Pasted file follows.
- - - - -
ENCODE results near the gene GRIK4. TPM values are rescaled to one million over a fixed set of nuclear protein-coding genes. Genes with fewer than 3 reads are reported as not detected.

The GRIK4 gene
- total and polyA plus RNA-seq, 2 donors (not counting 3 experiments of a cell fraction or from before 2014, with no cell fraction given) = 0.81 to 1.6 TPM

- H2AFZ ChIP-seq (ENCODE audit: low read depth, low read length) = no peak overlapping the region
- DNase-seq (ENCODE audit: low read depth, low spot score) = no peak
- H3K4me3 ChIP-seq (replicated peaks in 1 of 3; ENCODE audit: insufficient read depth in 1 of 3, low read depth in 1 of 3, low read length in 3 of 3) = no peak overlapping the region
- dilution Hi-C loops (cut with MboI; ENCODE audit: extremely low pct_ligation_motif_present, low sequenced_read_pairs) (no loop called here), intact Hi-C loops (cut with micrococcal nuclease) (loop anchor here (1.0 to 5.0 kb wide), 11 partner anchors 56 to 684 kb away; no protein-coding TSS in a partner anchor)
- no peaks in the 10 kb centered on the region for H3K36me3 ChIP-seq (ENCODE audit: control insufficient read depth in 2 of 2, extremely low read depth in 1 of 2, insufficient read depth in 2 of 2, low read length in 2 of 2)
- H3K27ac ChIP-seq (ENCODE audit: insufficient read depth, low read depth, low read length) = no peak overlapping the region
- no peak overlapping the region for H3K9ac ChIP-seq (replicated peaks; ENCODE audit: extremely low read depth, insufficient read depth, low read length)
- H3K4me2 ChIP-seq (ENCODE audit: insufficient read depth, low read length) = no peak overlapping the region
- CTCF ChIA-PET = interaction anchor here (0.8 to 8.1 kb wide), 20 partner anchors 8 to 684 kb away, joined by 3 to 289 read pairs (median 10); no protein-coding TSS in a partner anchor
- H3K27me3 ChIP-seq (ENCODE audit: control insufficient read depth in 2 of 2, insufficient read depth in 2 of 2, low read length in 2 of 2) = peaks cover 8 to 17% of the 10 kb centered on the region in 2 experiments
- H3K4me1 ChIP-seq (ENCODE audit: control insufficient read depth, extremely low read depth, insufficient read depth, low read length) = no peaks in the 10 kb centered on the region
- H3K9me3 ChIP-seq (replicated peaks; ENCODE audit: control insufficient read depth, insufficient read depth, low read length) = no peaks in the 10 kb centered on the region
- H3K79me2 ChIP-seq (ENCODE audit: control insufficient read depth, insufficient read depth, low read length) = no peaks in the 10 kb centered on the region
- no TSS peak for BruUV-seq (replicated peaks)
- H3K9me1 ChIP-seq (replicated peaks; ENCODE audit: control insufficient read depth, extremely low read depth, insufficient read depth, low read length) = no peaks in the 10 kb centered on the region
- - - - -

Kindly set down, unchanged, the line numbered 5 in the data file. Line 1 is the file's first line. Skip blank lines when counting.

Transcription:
- DNase-seq (ENCODE audit: low read depth, low spot score) = no peak